Internet-Based Brief Sex Therapy for Heterosexual Men with Sexual Dysfunctions: A Randomized Controlled Pilot Trial
Version of Record online: 2 JUN 2009
© 2009 International Society for Sexual Medicine
The Journal of Sexual Medicine
Volume 6, Issue 8, pages 2224–2236, August 2009
How to Cite
Van Lankveld, J. J.D.M., Leusink, P., Van Diest, S., Gijs, L. and Slob, A. K. (2009), Internet-Based Brief Sex Therapy for Heterosexual Men with Sexual Dysfunctions: A Randomized Controlled Pilot Trial. Journal of Sexual Medicine, 6: 2224–2236. doi: 10.1111/j.1743-6109.2009.01321.x
- Issue online: 27 JUL 2009
- Version of Record online: 2 JUN 2009
- Internet-Based Sex Therapy;
- Erectile Dysfunction;
- Premature Ejaculation
Introduction. Internet-based sex therapy for men with erectile dysfunction has been advocated as an easily accessible and cost-effective treatment.
Aim. To test whether Internet-based sex therapy is superior to waiting list.
Methods. Internet-based therapy was administered to heterosexual men with erectile dysfunction or premature ejaculation, without face-to-face contact, in a waiting-list controlled design, with pre-, post-, and follow-up measurements at 3 and 6 months posttreatment. Treatment was based on the sensate-focus model of Masters and Johnson, and supplemented with cognitive restructuring techniques.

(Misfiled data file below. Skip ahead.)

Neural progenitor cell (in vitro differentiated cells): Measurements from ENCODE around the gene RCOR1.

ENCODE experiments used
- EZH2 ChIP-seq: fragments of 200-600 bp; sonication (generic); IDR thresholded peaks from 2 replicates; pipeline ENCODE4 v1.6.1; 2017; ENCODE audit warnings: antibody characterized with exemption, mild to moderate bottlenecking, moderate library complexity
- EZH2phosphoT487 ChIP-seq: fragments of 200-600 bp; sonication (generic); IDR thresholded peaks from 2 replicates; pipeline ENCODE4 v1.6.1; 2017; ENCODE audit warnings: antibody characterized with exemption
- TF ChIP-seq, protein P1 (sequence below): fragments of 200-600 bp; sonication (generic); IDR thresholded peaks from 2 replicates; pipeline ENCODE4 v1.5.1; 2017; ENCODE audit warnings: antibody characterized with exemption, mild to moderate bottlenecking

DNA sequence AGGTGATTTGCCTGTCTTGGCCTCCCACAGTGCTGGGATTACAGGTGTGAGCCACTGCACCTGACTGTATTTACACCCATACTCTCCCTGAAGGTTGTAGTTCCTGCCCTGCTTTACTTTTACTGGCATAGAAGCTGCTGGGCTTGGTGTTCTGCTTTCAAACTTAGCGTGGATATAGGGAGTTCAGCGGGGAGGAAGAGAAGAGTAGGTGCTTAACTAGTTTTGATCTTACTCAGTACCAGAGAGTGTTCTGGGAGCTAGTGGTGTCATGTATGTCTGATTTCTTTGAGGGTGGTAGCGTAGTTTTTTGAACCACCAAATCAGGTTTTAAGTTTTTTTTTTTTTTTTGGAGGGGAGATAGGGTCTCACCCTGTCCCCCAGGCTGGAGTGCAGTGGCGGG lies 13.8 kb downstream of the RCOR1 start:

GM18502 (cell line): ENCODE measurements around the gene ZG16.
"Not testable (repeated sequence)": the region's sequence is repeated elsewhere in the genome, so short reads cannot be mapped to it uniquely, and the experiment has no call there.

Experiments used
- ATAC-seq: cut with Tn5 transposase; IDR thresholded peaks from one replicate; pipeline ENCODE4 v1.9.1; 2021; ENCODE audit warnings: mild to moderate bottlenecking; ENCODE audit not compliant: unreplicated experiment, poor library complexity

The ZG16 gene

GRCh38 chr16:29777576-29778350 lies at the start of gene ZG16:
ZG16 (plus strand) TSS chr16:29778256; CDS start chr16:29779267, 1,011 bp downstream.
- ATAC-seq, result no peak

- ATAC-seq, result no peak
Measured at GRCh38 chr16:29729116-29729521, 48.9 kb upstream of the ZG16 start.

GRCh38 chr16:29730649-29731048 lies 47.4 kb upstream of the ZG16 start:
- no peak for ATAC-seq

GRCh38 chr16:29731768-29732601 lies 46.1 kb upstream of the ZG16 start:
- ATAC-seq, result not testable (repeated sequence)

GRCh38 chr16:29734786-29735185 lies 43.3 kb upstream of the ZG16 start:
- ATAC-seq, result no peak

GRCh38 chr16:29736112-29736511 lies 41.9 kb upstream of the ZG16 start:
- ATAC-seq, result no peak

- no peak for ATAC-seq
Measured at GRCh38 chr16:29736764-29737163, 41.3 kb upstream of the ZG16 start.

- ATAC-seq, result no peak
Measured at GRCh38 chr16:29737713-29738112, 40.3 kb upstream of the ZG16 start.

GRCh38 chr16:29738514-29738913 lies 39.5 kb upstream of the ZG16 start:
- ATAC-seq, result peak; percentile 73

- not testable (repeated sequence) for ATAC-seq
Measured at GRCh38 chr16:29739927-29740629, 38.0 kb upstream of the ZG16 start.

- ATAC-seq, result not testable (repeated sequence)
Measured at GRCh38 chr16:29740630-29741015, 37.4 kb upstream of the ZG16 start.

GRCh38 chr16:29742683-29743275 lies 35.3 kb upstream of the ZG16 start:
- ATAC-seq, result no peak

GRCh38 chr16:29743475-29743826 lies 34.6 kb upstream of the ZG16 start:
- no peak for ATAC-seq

Main Outcome Measures. Self-reported improvement of sexual functioning, erectile functioning (men with ED), premature ejaculation (men with PE), sexual desire, overall sexual satisfaction, and sexual self-confidence.
Results. Ninety-eight men participated (58 ED, 40 PE). Sexual functioning was much or somewhat improved in 40 participants (48%). In participants with ED, a near significant effect of treatment was found (P = 0.065), with higher levels of sexual desire (P < 0.05) and sexual self-confidence (P = 0.05) in treated men, in addition to improved erectile functioning (P = 0.01) and overall sexual satisfaction (P < 0.001) in both groups. In participants with PE, treatment was not superior to waiting list. In participants with ED, erectile functioning (P < 0.05) and overall sexual satisfaction (P = 0.002) improved significantly. In participants with PE, latency to ejaculation (P < 0.001), sexual desire (P < 0.05), and overall sexual satisfaction (P < 0.05) improved significantly from baseline to posttreatment, with no further changes at both follow-ups. Sexual self-confidence in men with PE remained unchanged during treatment until follow-up at 3 months posttreatment, and then was found to be improved at 6-months follow-up (P < 0.05).
Conclusion. Internet-based sex therapy for male erectile dysfunction was efficacious for male erectile disorder. For men with premature ejaculation, however, treatment was not superior to waiting list. van Lankveld JJDM, Leusink P, van Diest S, Gijs L, and Slob AK. Internet-based brief sex therapy for heterosexual men with sexual dysfunctions: A randomized controlled pilot trial. J Sex Med 2009;6:2224–2236.